Again, caustic injuries that are not properly treated, the caustic agent can stay on the skin or in the body part and continue to cause problems for a while. So it's very difficult to say with certainty the timeframe between when he was injured and when I saw him, or the timeframe between the time of whatever it was that touched skin and the skin changes occurred.

Dr. Biehler was also asked whether a chemical that could cause such a burn would have some type of odor. In response, Dr. Biehler stated: “It is possible that it would have some kind of odor. But, again, without knowing what the chemical was, it's hard for me to say that․ My experience is things that are caustic have an irritant or a smell to it. But I can't say with any specificity on this.”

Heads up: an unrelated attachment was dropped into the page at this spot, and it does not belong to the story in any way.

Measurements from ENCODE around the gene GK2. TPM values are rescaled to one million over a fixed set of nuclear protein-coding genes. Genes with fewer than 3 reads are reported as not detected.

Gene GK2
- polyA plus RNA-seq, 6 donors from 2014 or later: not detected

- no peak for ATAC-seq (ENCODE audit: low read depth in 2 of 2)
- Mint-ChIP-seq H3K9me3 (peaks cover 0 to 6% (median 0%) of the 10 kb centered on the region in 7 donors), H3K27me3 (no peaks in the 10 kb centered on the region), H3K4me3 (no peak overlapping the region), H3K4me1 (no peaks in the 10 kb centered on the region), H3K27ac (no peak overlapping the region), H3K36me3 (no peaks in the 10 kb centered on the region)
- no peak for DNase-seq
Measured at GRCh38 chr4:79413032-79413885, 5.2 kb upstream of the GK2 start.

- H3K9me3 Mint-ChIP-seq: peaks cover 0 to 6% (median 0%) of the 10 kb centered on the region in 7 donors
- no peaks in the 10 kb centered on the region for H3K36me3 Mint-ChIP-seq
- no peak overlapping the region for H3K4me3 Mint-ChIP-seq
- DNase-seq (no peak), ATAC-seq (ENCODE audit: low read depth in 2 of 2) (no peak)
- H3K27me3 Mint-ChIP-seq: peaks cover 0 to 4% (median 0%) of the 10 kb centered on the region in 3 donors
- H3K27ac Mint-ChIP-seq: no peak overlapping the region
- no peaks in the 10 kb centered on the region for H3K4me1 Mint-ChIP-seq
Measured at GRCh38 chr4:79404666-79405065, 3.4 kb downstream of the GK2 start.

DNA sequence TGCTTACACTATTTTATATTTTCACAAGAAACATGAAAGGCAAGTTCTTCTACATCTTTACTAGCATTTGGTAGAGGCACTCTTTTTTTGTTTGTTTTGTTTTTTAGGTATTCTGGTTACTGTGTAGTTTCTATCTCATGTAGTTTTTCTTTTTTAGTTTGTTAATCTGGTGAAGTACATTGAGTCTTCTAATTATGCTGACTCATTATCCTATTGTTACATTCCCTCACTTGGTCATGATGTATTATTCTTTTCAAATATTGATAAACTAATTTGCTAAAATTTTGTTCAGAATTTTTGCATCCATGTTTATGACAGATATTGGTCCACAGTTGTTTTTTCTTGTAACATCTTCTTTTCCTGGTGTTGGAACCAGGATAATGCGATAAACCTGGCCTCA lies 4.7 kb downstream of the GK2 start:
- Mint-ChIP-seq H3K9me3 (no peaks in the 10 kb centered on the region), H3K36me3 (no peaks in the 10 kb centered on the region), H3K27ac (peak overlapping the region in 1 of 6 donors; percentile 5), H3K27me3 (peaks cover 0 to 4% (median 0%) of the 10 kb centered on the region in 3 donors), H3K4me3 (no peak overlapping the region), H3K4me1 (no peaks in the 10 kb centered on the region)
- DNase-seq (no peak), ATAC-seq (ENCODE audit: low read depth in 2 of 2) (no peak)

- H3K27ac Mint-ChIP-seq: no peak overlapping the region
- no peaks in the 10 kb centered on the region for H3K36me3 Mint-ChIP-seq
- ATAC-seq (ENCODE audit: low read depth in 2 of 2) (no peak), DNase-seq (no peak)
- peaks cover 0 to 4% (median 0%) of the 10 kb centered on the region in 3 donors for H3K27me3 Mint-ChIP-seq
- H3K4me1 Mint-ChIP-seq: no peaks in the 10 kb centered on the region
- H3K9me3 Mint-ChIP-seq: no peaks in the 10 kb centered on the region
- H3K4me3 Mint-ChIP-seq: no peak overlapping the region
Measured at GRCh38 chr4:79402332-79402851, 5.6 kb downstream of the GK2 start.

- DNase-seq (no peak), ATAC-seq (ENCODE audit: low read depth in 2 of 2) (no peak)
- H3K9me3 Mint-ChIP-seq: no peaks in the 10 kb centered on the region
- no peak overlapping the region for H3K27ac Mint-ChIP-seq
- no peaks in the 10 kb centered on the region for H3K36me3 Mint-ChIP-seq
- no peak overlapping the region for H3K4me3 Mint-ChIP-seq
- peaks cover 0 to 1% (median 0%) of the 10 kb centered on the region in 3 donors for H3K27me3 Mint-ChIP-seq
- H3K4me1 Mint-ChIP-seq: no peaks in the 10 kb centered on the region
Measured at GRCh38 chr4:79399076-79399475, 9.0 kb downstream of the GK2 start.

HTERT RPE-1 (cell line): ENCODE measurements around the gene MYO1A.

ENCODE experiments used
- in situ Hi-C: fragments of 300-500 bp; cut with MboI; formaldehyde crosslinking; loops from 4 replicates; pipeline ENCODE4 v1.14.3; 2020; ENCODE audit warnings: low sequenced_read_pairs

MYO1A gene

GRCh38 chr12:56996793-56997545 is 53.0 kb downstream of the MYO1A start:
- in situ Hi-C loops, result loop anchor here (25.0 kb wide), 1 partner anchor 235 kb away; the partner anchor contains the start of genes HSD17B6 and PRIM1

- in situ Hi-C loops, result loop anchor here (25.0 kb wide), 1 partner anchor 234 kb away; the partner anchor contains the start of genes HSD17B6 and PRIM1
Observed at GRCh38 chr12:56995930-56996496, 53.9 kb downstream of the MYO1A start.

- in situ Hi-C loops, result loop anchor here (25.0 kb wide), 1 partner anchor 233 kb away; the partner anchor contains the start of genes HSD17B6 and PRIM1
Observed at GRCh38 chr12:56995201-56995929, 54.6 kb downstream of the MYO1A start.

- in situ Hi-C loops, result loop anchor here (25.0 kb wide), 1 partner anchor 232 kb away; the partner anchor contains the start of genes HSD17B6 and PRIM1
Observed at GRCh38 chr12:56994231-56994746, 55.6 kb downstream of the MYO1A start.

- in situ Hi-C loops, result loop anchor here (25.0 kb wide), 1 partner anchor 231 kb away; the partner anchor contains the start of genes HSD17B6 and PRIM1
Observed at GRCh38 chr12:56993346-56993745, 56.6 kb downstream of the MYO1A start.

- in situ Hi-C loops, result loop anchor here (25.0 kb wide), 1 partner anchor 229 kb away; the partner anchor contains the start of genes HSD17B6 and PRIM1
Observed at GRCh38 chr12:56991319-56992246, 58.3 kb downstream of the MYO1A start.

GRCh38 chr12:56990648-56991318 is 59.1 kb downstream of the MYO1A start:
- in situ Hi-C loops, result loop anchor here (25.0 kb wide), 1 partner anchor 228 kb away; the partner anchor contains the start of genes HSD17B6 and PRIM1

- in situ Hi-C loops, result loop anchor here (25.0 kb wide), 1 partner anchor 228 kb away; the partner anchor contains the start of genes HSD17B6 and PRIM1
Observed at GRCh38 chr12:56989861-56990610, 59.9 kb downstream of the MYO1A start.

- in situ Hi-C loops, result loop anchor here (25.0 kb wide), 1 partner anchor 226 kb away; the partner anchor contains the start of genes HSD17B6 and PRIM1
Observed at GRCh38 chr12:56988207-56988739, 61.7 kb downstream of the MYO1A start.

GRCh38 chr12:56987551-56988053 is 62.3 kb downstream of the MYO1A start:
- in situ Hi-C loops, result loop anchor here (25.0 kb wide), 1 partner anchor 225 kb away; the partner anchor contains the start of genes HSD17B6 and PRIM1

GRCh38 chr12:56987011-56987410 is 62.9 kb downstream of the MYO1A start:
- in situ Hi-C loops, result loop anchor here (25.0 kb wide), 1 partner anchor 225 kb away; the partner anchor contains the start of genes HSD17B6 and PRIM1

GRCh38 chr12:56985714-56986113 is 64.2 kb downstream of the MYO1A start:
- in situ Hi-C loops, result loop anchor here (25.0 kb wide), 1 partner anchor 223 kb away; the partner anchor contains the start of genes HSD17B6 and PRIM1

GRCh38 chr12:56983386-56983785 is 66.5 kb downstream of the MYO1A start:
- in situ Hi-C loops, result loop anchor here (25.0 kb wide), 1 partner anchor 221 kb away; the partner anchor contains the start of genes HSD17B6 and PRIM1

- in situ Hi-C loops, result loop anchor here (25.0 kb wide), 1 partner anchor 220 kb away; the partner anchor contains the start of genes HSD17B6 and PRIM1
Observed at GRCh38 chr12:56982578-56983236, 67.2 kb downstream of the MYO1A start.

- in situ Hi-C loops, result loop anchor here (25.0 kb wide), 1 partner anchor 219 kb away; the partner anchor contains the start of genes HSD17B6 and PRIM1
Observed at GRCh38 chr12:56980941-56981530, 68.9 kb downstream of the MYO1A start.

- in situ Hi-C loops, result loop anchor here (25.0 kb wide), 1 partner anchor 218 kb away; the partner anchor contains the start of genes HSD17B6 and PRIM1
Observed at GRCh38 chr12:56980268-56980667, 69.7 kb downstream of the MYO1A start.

Dr. Biehler further testified that he could not “say with any certainty whether [the burns] were accidental or intentional,” but that Clorox and common household items do not usually cause severe burns or such a widespread injury. When Dr. Biehler was asked if E.C. could have sustained those injuries by G.C. wiping him with a cloth as described by the Mother, he stated:

I think likely because it seems more like possible. But likely I think again that there are parts of the back that have a wide area that could be from somebody wiping something on there.

But again the dripline, the line that goes down the leg, does not look like a wipe injury; and it looks like a liquid that has gone down the back.